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Solid-state electrolytes (SSEs) can address the safety issue of organic electrolyte in rechargeable lithium batteries. Unfortunately, neither polymer nor ceramic SSEs used alone can meet the demand although great progress has been made in the past few years. Composite solid electrolytes (CSEs) composed of flexible polymers and brittle but more conducting ceramics can take advantage of the individual system for solid-state lithium metal batteries (SSLMBs). CSEs can be largely divided into two categories by the mass fraction of the components: “polymer rich” (PR) and “ceramic rich” (CR) systems with different internal structures and electrochemical properties. This review provides a comprehensive and in-depth understanding of recent advances and limitations of both PR and CR electrolytes, with a special focus on the ion conduction path based on polymer-ceramic interaction mechanisms and structural designs of ceramic fillers/frameworks. In addition, it highlights the PR and CR which bring the leverage between the electrochemical property and the mechanical property. Moreover, it further prospects the possible route for future development of CSEs according to their rational design, which is expected to accelerate the practical application of SSLMBs.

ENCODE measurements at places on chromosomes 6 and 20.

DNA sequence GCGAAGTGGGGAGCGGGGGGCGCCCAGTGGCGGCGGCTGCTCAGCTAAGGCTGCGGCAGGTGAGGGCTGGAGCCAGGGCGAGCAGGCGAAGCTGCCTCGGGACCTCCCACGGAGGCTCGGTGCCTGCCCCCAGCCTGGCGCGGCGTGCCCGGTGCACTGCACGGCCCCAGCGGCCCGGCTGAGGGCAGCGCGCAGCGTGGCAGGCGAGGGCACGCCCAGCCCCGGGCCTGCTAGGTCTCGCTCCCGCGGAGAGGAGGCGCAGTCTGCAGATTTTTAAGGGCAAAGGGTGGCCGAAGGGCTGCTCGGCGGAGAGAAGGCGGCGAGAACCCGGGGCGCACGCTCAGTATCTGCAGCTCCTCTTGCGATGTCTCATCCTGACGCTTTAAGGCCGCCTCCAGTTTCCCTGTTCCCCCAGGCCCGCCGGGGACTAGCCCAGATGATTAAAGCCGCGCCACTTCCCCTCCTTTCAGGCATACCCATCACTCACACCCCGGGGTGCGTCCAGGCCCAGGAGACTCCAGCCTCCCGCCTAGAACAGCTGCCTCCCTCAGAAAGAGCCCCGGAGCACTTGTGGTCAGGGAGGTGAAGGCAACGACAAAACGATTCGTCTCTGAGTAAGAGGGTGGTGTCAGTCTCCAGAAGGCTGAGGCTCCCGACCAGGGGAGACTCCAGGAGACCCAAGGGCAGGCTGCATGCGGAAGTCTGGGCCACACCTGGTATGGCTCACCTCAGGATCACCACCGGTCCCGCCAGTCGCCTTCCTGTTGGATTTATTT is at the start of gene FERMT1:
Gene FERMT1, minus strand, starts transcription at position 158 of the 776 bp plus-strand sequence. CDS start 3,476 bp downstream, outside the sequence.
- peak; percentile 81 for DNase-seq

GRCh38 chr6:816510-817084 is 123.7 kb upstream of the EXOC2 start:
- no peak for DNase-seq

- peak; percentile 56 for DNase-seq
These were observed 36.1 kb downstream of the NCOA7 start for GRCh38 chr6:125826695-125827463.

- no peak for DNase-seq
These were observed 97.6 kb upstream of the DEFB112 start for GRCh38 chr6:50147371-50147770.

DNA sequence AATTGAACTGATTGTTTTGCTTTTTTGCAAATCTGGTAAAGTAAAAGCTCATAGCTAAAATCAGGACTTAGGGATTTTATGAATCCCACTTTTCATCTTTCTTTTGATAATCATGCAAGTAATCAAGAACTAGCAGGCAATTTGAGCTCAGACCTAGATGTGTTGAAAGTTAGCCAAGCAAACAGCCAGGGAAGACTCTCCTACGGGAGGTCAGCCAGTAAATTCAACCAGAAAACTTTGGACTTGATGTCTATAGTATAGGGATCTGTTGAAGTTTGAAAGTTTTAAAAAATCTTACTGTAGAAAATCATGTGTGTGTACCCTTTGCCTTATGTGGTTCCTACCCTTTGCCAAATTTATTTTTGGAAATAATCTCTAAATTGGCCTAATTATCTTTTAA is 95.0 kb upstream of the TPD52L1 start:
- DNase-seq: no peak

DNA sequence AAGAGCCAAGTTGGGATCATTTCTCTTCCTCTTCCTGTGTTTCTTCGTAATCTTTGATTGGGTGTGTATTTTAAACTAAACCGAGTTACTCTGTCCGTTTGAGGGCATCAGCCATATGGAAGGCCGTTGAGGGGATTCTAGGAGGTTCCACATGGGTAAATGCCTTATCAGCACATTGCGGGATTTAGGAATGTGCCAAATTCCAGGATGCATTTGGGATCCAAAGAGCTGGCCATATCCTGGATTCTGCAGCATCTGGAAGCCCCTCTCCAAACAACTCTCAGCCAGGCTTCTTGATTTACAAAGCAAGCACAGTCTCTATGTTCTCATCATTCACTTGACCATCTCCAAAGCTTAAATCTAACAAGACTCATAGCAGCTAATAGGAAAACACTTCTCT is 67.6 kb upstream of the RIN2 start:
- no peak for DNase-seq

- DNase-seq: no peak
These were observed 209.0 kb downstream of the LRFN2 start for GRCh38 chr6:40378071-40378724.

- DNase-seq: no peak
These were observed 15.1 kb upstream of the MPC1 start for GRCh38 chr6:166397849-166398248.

Frontiers in Energy – Springer Journals
Published: Oct 1, 2022
Keywords: composite solid electrolytes; active filler/framework; ion conduction path; interphase compatibility; multilayer design
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